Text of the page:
Biden administration blocks Trump-era rule affecting gig workers’ employment

From today’s Reuters News Service:

The Biden administration on Wednesday blocked a Trump-era rule that would have made it easier to classify gig workers who work for companies like Uber and Lyft as independent contractors instead of employees, signaling a potential policy shift toward greater worker protections.

Shares of companies that employ gig labor such as Uber, Lyft and DoorDash immediately pared gains. At 2.15 p.m. ET (1815 GMT) Uber shares traded down 3.2%, Lyft was down 5.8% and DoorDash fell 5%.

“By withdrawing the independent contractor rule, we will help preserve essential worker rights and stop the erosion of worker protections that would have occurred had the rule gone into effect,” Labor Secretary Marty Walsh said in a statement.

“Too often, workers lose important wage and related protections when employers misclassify them as independent contractors,” he said.

Walsh told Reuters in an interview last week that a lot of U.S. gig workers should be classified as “employees” who deserve work benefits. His comments hurt stocks of companies that employ gig labor.

Walsh said in the interview that his department would have conversations in coming months with companies that employ gig labor to make sure workers have access to consistent wages, sick time, healthcare and “all of the things that an average employee in America can access.”

An Uber spokesman acknowledged on Wednesday the current employment system is outdated.

“It forces a binary choice upon workers: to either be an employee with more benefits but less flexibility, or an independent contractor with more flexibility but limited protections.”

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Labor Secretary Says Gig Workers Should Be Converted to Employees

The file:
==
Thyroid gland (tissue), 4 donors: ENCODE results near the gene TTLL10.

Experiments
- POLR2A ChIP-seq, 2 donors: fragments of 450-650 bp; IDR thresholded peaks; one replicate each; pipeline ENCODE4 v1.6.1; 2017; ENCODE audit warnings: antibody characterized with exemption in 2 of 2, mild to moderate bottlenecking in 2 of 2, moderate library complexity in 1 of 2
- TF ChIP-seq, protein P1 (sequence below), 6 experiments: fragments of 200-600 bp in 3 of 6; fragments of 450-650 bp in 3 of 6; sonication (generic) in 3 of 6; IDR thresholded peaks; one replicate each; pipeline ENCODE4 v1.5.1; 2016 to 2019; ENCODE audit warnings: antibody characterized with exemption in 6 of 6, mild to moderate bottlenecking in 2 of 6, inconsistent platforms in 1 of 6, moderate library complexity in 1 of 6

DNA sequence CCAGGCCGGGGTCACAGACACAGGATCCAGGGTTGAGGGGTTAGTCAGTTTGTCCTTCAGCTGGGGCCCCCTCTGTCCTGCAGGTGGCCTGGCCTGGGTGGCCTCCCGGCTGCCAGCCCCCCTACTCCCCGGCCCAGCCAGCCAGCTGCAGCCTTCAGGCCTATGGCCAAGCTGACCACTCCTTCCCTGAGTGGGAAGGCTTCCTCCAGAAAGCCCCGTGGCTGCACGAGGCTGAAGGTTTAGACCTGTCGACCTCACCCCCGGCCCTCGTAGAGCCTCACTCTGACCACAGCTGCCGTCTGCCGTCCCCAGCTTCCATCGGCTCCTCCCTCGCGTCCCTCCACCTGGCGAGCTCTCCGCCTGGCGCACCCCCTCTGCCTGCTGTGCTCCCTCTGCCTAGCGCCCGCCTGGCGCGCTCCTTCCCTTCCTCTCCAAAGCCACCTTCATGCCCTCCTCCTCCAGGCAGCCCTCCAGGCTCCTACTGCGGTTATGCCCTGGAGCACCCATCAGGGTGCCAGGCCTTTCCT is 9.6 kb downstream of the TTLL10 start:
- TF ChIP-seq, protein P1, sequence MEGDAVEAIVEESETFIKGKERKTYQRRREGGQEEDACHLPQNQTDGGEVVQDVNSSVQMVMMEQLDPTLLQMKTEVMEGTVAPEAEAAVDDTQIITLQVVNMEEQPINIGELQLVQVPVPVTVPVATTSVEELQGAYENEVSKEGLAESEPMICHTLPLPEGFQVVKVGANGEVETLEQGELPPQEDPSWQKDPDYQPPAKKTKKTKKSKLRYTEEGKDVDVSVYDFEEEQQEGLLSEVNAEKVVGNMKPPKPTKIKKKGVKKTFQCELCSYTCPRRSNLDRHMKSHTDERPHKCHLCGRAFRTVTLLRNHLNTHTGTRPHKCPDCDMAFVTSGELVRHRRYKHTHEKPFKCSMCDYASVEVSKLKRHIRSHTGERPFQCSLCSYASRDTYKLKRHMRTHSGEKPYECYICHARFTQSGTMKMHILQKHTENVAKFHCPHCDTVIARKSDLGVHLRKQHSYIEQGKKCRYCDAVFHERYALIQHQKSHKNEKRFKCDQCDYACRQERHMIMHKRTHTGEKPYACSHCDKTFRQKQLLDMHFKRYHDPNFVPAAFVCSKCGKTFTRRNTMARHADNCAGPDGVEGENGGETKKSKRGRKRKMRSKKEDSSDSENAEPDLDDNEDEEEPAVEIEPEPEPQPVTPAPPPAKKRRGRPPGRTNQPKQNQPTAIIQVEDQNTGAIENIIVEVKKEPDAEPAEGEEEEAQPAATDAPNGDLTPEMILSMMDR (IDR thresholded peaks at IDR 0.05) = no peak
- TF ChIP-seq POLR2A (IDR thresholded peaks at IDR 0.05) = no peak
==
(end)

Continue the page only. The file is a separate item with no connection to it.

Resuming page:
From today’s Forbes Magazine:

President Joe Biden positioned himself as the champion of the American worker during his campaign, as well as an ardent proponent of unions. On Thursday, Biden’s Labor Secretary, Marty Walsh, told Reuters that gig workers should be treated as employees.

This simple statement could become an existential threat to app-based technology companies, such as Uber, Lyft, Instacart, DoorDash and dozens of others that heavily rely upon gig-economy workers.

The tech companies are basically built on the backs of contract workers. However, these gig workers are not classified as employees. Without the designation, contractors don’t qualify for traditional benefits, rights and privileges that are afforded to full-time permanent employees.

This sector represents a significant part of the economy. About 55 million Americans work in the gig economy, comprising around 36% of the workforce. If the Biden administration decides to take action based upon Walsh’s plan, it could have devastating consequences. 

Walsh seeks to rectify the situation by reclassifying contract workers as “employees.” The labor secretary said, “We are looking at it, but in a lot of cases, gig workers should be classified as employees…in some cases they are treated respectfully and in some cases they are not and I think it has to be consistent across the board.” Based upon this news, shares of Uber fell as much as 8%, while Lyft took a dive by 12%. Doordash fell nearly 9% and Grubhub was down 3.3%.

There are concerns raised by opponents of the gig-economy structure who say, similar to Walsh, it doesn’t seem fair to workers. Venture capitalists, institutions and wealthy individuals have flooded capital into this sector. When the tech companies went public, the investors, CEOs and top executives reaped vast fortunes. Contractors serve as cheap labor. If they acquiesce to critics like Walsh, they risk losing multimillions or billions of dollars. 

While many people earn a livelihood driving cars, delivering food and offering creative services through on-demand companies, there is a dark side. The contractors work long, hard hours for little pay and no real benefits. Near-monopolies have been created that crush or drive out the competition. Look at what happened to the once-ubiquitous yellow taxi cabs when Uber came to New York City. 

Uber, Lyft, DoorDash, Grubhub and other similar gig-based companies are highly dependent upon independent contractors. They have a financial self-interest in classifying drivers or workers as contractors. This model enables corporations to avoid paying payroll taxes, FICA (Social Security and Medicare), disability, federal and state-level unemployment and health insurance benefits. They are not required to comply with minimum-wage laws nor offer vacation days. 

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